Lead And Bad Diet Give A Kick In The Teeth


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Lead And Bad Diet Give A Kick In The Teeth

  1. 1. 1999 BROWSE BROWSE TABLE OF June 26, 1999 BY YEAR 1999 ISSUES CONTENTS Vol. 155 No. 26 p. 405 Lead and bad diet give a kick in the teeth For decades, the prevalence of childhood cavities has plummeted, thanks mostly to fluori- dated water. But for some children, especially in northeastern U.S. cities and among the most economically disadvantaged, tooth decay remains common. A new study implicates lead as a likely cavity culprit. The finding adds to a series of health problems for which lead may be to blame, including anemia and impaired mental development. Two other studies, also released this week, suggest that shortages of calcium and vitamin C may put children who are already at the greatest risk for lead exposure in double jeopardy. In the cavity study, Mark E. Moss of the University of Rochester (N.Y.) Medical Center and his colleagues analyzed data from a nationally representative sample of 24,901 children, part of the Third National Health and Nutrition Examination Survey (NHANES III). Most of the children’s blood contained only a few micrograms of lead per deciliter, and the current federal guideline for blood-lead concentrations is 10 µg per deciliter. For children ages 5 to 17, an increased lead burden of 5 µg per deciliter of blood corresponded to an 80 percent jump in cavities, Moss and his team report in the June 23/30 JOURNAL OF THE AMERICAN MEDICAL ASSOCIATION (JAMA). They estimate that cavities of 2.7 million U.S. youngsters result from lead, about 10 percent of all cases in that age group. “We’ve been thinking about tooth decay in a way that’s almost like blaming the victim—if your children have tooth decay, it’s because you don’t brush their teeth right, or maybe their snacking habits are bad,” Moss says. “This study says that maybe it’s beyond that. Maybe chil- dren who are exposed to lead need extra precautions, such as more fluoride or better hygiene habits, than the average.” Previous studies on people hinted at a link between lead and cavities but were inconclusive. William H. Bowen, who heads another research group at the University of Rochester, comments that the new study bolsters that research, as well as his group’s finding that lead exposure causes cavities in rat pups (SN: 9/6/97, p. 149). “When you put the whole package together, you’ve got an extraordinarily convincing story,” he says. The new study doesn’t prove that lead causes cavities, Moss notes. Further research will examine whether, as Bowen’s rat research suggests, lead stunts development of the glands that produce saliva, which protects teeth from harmful acid and bacteria. Alternatively, lead might hinder enamel growth, perhaps by blocking fluoride’s activity. Children acquire lead primarily from two sources: lead-based paint, which is common in homes built before the mid-1970s, and contaminated soil, a remnant of leaded gasoline exhaust. Because eliminating lead from the environment would be expensive, if not impossible, John D. Bogden of the University of Medicine and Dentistry of New Jersey in Newark, suggests that the best hope for averting lead poisoning in children may be the reduction of lead absorp- tion in their gastrointestinal tract. This can be achieved by boosting the calcium in their diets. In the June ENVIRONMENTAL HEALTH PERSPECTIVES, however, Bogden and his coworkers report insufficient calcium intake among children living in areas where lead exposure is high. Of the children whose blood concentrations of lead had been measured, almost half exceeded the fed- eral guideline. Bogden’s team found that the diet of 31 percent of 175 children ages 1 to 3 years regularly fell below the federally recommended intake of 500 milligrams of calcium per day. Moreover, 59 percent of 139 children 4 to 8 years old took in less than the recommended 800 mg daily. In both age groups, calcium in the diets of about 7 percent of children fell far below the requirement for good health. These children took in less than 200 mg calcium per day. Copyright ©1999 by Science Service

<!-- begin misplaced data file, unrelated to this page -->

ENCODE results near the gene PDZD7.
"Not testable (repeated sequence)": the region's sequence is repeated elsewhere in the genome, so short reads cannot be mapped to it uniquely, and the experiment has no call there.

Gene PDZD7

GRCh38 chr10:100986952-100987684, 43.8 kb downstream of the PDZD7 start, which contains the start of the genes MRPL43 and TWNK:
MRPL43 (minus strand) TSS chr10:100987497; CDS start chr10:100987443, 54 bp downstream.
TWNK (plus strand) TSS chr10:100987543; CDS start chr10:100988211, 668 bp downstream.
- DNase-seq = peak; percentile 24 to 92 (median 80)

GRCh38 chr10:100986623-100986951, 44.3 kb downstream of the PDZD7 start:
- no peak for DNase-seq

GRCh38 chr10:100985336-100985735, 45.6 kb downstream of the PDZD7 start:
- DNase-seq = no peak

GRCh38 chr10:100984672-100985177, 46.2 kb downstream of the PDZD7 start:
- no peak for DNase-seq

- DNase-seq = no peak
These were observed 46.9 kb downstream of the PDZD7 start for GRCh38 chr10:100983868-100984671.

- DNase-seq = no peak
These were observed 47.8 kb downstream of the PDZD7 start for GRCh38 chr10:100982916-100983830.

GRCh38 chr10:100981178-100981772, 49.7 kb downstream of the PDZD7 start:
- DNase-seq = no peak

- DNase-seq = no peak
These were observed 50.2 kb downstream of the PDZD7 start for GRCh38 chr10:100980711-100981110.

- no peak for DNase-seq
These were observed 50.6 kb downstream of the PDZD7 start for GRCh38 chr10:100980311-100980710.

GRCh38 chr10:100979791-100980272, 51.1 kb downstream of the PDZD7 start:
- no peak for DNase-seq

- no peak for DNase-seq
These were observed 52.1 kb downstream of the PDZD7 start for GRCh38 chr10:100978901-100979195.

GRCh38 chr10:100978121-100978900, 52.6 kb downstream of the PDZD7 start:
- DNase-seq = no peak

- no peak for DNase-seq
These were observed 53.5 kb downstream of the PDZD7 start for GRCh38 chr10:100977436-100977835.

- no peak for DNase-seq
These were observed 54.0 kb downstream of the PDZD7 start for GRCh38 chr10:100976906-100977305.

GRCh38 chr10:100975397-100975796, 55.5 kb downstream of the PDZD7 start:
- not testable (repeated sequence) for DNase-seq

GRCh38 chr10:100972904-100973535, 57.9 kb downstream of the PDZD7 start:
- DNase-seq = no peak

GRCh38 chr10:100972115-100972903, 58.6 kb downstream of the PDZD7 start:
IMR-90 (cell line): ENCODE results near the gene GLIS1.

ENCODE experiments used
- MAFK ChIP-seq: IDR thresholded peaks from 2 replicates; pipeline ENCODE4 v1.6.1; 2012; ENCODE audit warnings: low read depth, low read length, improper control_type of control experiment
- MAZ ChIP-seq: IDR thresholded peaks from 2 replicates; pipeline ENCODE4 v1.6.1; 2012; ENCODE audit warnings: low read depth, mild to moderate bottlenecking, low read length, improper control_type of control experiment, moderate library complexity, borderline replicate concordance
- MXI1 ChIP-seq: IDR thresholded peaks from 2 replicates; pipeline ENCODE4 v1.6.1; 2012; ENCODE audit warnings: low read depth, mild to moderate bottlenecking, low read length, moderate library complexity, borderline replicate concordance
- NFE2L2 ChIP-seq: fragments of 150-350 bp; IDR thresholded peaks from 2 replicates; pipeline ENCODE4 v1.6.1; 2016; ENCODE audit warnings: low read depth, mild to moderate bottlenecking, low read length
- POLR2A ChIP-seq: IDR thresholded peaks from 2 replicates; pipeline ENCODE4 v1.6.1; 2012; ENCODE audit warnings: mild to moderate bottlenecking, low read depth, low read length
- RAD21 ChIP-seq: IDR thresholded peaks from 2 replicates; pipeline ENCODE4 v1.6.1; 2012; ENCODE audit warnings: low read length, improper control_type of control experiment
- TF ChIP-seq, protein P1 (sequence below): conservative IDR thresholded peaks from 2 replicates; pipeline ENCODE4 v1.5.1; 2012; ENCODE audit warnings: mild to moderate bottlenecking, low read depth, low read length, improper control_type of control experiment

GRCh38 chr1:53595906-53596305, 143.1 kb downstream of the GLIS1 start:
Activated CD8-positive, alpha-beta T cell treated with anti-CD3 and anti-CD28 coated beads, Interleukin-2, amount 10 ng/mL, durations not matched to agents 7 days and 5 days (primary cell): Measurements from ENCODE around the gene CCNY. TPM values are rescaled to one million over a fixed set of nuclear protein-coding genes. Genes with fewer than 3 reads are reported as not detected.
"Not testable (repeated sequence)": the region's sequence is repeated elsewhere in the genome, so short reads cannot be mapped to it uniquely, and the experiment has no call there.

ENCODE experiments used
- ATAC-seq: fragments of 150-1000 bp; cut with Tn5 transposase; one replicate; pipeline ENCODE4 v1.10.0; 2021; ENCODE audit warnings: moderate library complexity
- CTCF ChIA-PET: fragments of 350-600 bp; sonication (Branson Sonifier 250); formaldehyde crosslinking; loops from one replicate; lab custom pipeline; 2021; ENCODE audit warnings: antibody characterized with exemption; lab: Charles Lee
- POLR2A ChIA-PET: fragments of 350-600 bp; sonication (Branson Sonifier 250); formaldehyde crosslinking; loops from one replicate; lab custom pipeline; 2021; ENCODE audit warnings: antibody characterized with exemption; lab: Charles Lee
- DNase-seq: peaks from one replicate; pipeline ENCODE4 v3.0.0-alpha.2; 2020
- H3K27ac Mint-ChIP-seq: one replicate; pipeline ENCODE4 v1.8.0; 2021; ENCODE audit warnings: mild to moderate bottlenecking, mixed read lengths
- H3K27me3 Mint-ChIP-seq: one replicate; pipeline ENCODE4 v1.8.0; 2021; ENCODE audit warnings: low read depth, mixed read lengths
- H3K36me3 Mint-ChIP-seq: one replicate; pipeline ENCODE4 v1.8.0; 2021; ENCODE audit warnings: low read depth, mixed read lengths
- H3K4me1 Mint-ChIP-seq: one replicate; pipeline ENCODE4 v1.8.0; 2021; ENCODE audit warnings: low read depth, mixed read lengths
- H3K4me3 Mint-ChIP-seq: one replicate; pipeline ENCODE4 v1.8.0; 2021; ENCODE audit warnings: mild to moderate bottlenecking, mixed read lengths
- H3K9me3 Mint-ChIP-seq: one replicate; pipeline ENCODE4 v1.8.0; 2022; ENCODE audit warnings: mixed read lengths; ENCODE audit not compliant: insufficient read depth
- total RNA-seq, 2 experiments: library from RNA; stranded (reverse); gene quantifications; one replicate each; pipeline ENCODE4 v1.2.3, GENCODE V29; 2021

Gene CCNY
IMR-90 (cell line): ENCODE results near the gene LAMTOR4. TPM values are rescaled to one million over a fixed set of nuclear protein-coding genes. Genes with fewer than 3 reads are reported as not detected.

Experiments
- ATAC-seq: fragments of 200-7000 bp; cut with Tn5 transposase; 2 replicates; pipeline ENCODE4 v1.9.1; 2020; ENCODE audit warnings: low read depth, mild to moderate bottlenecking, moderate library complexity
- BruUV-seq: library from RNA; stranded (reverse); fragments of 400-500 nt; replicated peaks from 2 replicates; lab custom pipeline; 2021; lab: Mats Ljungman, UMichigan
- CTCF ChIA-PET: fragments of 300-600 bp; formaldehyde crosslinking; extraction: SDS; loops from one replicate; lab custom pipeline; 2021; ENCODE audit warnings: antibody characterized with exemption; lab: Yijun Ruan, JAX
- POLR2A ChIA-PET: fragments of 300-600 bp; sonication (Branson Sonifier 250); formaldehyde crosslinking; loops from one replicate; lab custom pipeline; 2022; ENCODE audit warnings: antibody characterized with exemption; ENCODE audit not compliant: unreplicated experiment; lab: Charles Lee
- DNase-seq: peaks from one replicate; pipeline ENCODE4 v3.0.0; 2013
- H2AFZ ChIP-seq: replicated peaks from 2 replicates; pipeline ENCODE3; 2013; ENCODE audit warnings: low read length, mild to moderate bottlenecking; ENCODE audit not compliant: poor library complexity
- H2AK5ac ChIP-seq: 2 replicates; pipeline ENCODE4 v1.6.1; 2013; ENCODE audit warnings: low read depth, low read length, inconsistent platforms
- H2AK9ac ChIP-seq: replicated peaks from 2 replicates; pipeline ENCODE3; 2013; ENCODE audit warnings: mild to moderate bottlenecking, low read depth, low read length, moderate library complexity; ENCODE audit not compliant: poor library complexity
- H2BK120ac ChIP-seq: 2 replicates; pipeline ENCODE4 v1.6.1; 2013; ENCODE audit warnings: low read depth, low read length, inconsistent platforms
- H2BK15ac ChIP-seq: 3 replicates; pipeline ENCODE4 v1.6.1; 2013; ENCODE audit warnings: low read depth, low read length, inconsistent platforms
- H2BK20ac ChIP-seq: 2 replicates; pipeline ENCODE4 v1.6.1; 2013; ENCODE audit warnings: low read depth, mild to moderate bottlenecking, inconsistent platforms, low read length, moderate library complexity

2. 2. 1999 BROWSE BROWSE TABLE OF June 26, 1999 BY YEAR 1999 ISSUES CONTENTS Vol. 155 No. 26 p. 405 “It’s depressing,” Bowen comments. “It’s another health burden for the people who are least able to bear it.” However, Bogden’s group also found many children whose calcium intake was well above the recommended level. “With attention to including dairy foods in the diet, it’s very doable,” he says. A third study, also in the June 23/30 JAMA and using NHANES III data, finds a link in both children and adults between decreased blood concentrations of lead and increased concentra- tions of ascorbic acid, or vitamin C. If the finding holds up, increasing vitamin C intake could be “a reasonable, cost-effective way to control lead levels in the population,” says author Joel A. Simon of the University of California, San Francisco. Even if lead hampers the absorption of vitamin C, rather than the vitamin flushing out lead, “the bottom line is the same,” Simon asserts. People at high risk for lead toxicity should eat more fruits and vegetables and consider taking a vitamin C supplement, he says. In an accompanying editorial, Thomas D. Matte of the Centers for Disease Control and Prevention in Atlanta warns that a dietary fix shouldn’t replace efforts to purge lead from the environment. Even if a nutritional strategy works, he asserts, “reliance on such an intervention places most of the burden for prevention on those most affected and least responsible for the underlying environmental causes of lead toxicity.” —S. Carpenter Copyright ©1999 by Science Service